Beginning in January 1952, McMahon was mentioned as a possible candidate in the 1952 Democratic Party presidential primaries, but he vacillated over whether he was actually running or not.[1] His campaign slogan was to be, "The Man is McMahon", and his main campaign platform was the insuring of global peace through strength of atomic weaponry.[2] Then in March 1952 he fell ill and spent a week at Bethesda Naval Hospital; his condition would be determined to be lung cancer.[1] From his sickbed, he sent a message to the Democratic state convention in Hartford, Connecticut saying that if elected President, he would tell the Atomic Energy Commission to manufacture thousands of hydrogen bombs.[6] By the time of the 1952 Democratic National Convention in July, he was too weak to be considered an actual candidate, but the delegation from Connecticut initially cast their 16 votes for him as a symbolic gesture.[1]

Brien McMahon served in the United States Senate until his death at Georgetown University Hospital in Washington, D.C. on July 28, 1952, at age 48.[1] His obituary was given front page, above the fold treatment in the New York Times.[1] More than four years remained in his second Senate term.

Brien McMahon is buried in St. Mary's Cemetery in Norwalk.

Legacy and honors

McMahon Commemorative Stamp, 1962

A commemorative stamp honoring Brien McMahon and his role in opening the way to peaceful uses of atomic energy was issued by the United States on July 28, 1962 at Norwalk, Connecticut. The stamp features a portrait of McMahon facing a rendition of an atomic symbol.

Brien McMahon High School, in Norwalk, is named after him. Brien McMahon Hall, a residence hall at the University of Connecticut in Storrs, also bears his name.

Footage of McMahon is included in the 1982 documentary The Atomic Cafe giving a speech urging a reasoned response to the acquisition of atomic weapons contrasting with the more McCarthyite speeches of Republican Senators Owen Brewster, Richard Nixon and Democratic Representative Lloyd Bentsen.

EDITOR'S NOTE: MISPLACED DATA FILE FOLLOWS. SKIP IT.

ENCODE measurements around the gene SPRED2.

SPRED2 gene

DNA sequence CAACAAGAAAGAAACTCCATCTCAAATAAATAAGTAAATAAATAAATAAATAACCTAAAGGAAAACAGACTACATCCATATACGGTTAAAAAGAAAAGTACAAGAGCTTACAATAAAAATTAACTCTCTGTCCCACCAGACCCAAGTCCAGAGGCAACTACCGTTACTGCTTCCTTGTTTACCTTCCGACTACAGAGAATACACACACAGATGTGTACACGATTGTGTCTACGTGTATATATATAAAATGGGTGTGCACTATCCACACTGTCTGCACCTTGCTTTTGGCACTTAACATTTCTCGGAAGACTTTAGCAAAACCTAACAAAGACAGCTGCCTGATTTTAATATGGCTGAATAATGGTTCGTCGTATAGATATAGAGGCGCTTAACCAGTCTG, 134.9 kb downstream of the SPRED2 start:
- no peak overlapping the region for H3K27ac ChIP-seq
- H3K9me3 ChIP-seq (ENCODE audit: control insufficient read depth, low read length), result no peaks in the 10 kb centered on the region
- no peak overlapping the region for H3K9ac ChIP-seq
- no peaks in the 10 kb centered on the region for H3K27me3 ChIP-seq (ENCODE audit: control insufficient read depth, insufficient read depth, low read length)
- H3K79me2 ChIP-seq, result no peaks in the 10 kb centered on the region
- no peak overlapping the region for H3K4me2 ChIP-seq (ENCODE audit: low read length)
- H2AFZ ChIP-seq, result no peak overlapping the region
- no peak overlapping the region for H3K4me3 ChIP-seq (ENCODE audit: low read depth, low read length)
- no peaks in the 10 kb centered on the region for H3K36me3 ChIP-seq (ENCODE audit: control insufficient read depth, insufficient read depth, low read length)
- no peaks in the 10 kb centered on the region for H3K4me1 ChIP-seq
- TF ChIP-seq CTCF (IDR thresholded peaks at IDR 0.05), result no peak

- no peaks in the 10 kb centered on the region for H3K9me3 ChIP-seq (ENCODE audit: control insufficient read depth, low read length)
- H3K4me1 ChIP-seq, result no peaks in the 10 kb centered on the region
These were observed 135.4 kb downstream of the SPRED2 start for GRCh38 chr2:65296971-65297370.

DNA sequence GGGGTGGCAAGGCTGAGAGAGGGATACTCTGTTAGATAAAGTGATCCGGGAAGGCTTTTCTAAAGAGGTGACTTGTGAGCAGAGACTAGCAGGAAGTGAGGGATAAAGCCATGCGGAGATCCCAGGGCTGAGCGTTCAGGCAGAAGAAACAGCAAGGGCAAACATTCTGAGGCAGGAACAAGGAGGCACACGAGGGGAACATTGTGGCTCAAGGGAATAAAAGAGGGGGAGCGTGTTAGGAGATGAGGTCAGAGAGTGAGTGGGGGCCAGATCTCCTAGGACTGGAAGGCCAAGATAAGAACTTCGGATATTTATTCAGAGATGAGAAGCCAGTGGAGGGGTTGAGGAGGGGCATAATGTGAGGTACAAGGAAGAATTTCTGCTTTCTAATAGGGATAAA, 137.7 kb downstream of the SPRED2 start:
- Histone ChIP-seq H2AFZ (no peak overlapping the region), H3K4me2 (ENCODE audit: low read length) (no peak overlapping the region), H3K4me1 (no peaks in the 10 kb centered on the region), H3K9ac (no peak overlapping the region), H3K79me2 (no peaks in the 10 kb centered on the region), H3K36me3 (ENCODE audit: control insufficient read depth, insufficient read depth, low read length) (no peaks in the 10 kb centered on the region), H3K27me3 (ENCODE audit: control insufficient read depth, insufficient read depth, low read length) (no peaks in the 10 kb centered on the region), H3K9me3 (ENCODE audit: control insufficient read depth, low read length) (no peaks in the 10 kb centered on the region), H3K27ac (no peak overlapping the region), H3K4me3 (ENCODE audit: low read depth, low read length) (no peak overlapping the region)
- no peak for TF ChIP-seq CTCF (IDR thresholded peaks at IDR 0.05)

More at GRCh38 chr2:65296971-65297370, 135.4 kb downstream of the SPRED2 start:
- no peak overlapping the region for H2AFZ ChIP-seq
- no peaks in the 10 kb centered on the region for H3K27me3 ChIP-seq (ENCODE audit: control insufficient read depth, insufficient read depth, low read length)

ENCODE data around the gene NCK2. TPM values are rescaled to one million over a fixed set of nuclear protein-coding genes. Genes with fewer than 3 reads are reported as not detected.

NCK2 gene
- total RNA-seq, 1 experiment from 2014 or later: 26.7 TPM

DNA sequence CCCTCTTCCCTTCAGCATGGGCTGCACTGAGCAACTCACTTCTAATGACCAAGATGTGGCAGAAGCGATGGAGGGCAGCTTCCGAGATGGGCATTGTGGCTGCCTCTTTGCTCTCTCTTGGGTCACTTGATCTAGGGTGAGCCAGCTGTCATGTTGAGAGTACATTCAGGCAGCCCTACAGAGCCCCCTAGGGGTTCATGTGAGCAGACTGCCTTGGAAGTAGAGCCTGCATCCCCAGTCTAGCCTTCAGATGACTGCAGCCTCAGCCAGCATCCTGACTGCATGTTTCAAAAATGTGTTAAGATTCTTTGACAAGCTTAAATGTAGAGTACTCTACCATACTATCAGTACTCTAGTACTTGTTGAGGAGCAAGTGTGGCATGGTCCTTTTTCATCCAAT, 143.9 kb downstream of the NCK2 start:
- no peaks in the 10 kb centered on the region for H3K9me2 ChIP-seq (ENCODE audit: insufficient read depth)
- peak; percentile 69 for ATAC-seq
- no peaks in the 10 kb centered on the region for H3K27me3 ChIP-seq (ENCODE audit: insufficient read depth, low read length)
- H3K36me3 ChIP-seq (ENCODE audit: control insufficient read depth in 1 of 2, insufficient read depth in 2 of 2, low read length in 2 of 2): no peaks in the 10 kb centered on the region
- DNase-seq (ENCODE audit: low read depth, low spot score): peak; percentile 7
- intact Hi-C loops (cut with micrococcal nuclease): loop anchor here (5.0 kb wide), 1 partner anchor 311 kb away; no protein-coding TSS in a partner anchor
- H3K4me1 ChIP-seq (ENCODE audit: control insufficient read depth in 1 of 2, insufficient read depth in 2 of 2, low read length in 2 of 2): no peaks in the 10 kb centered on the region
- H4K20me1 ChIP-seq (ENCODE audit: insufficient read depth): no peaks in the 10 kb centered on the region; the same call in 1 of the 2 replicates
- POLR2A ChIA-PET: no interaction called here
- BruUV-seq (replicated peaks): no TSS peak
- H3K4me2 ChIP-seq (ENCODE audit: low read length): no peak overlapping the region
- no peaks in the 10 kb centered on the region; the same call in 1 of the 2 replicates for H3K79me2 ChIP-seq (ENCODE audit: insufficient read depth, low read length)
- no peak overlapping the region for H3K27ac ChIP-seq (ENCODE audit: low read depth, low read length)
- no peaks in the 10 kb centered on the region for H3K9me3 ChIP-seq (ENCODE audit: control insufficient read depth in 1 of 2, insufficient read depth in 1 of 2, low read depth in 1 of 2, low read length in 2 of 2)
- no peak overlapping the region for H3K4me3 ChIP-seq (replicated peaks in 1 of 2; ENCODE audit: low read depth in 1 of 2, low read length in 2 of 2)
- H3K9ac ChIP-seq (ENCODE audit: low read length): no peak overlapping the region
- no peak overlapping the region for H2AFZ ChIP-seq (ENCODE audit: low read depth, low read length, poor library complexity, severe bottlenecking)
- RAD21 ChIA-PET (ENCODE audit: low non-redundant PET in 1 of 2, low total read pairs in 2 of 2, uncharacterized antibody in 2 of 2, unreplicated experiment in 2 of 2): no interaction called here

See also

References

  1. ^ a b c d e f g h i "Senator McMahon Dies at 48; Leader in Atomic Progress". The New York Times. July 29, 1952. pp. 1, 9.
  2. ^ a b c d The Brien McMahon Papers Archived 2010-06-29 at the Wayback Machine Biography/Introduction to papers. Georgetown University library. Retrieved 2-7-09.
  3. ^ Richard G. Hewlett and Oscar Anderson, Jr., The New World (Pennsylvania State University Press, 1962), chapters 13-14.
  4. ^ a b c d Young, Ken; Schilling, Warner R. (2019). Super Bomb: Organizational Conflict and the Development of the Hydrogen Bomb. Ithaca, New York: Cornell University Press. pp. 1, 4, 33-34, 77.
  5. ^ a b Bundy, McGeorge (1988). Danger and Survival: Choices About the Bomb in the First Fifty Years. New York: Random House. pp. 204-205, 211, 305.
  6. ^ Richard G. Hewlett and Francis Duncan, Atomic Shield (U.S. Atomic Energy Commission, 1969), 585.
  • American National Biography; Dictionary of American Biography; U.S. Congress.
  • Memorial Services. 83d Cong., 1st sess., 1953. Washington: Government Printing Office, 1953.

External links

Party political offices
Preceded by
Augustine Lonergan
Democratic nominee for U.S. Senator from Connecticut
(Class 3)

1944, 1950
Succeeded by
Abraham Ribicoff
Preceded by
Francis T. Maloney
Secretary of the Senate Democratic Caucus
1945-1952
Succeeded by
Thomas C. Hennings Jr.
U.S. Senate
Preceded by
John A. Danaher
U.S. Senator (Class 3) from Connecticut
1945-1952
Served alongside: Francis T. Maloney, Thomas C. Hart, Raymond E. Baldwin, William Benton
Succeeded by
William A. Purtell
New office Chair of the Senate Atomic Energy Committee
1945-1946
Succeeded by
Himself
as Chair of the Joint Atomic Energy Committee
Preceded by
Himself
as Chair of the Senate Atomic Energy Committee
Chair of the Joint Atomic Energy Committee
1946-1947
Succeeded by
Bourke B. Hickenlooper
Preceded by
Bourke B. Hickenlooper
Chair of the Joint Atomic Energy Committee
1949-1952
Succeeded by
Carl T. Durham
Acting

  This article uses material from the Wikipedia page available here. It is released under the Creative Commons Attribution-Share-Alike License 3.0.

Brien_McMahon
 



 



 
Music Scenes